A Candid Discussionon January 13, 2014 at 11:09 pm
For the record, I can be a bit of a grump around the Christmas times. I am a creature who flourishes on a steady diet of quiet contemplation, so I get a little starved out over the holidays. But we’re back, and hopefully by now we’ve all had a week or two to get back into a routine that isn’t wall to wall panic shopping and turkey stuffing. So now that the holiday imperative buzz has worn off, maybe we can have a bit of rational discussion about the whole Kris Kringle thing.
The Santa Claus paradigm makes me deeply uncomfortable; it’s basically a combination consumer engine and paediatric panopticon, neither of which are grounded in principals I value and one of which requires me to lie to my child’s face. Though I have managed to avoid direct perjury in the case of Saint Nick, I do little to educate my son on the topic.
Gifts are best spontaneous and unexpected, as the real value in the gift is in knowing that the person who gave it to you was thinking of you unbidden. Adding everyone to a list once a year and checking them off smacks of cold obligation and the predetermined timing ruins any chance of spontaneity. Worse yet, it discourages people to partake in gift-giving until this arbitrary time of year, for fear of running low on ammo for the Christmas season. The advantage is held entirely by retailers, who can prophesy buying habits en masse and mobilize accordingly when everyone sticks to the same schedule.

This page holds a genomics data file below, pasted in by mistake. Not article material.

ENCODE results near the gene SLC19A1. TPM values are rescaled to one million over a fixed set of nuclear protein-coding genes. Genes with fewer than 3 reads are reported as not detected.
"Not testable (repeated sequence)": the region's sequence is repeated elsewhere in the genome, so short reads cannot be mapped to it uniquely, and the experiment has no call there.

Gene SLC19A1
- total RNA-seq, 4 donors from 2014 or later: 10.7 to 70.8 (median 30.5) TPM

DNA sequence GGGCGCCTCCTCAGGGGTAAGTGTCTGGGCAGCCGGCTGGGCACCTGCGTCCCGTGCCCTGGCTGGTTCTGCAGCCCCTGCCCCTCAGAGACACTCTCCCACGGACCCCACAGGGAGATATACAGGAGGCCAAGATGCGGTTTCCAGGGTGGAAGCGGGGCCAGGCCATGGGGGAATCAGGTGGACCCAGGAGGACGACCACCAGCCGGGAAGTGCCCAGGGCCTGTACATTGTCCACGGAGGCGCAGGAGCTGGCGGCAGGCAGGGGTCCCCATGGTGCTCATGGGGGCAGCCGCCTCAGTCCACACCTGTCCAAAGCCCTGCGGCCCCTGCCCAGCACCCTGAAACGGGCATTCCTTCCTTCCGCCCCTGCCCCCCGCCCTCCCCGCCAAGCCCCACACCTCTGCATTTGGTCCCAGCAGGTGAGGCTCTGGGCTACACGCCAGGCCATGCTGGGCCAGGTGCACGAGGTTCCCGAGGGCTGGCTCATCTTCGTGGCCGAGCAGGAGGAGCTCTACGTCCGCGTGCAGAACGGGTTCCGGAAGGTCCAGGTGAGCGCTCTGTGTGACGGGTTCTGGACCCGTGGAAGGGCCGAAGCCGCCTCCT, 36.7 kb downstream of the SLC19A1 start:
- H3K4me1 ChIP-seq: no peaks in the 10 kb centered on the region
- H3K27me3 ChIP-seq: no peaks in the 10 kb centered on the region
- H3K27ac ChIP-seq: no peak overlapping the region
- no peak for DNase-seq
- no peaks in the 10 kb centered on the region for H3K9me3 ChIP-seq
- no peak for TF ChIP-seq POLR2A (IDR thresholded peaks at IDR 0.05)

Managing child behavior through threat of supernatural judgement is just plain dishonest and more than a little dogmatic. Instead of teaching a kid to be respectful of his fellow human beings because the greatest achievements are made by teams, we teach them just to not be dicks so long as they’re being watched. And when they get into their third or fourth year of never hearing of anyone who got coal in their stocking, they know they can feasibly hide their misdeeds from mere mortals. Movies like The Guardians and Arthur Christmas demonstrate that there’s some rich mythology here waiting to be explored through literature, but passing fiction off as fact is lying and that can only take you so far as a parent.
All that said, dude’s got style, yo. I have a red and white Santa-hat I wear from the first to the twenty-sixth of December that is equal parts silly, ironic, and functional. That’s hard to find in a piece of clothing.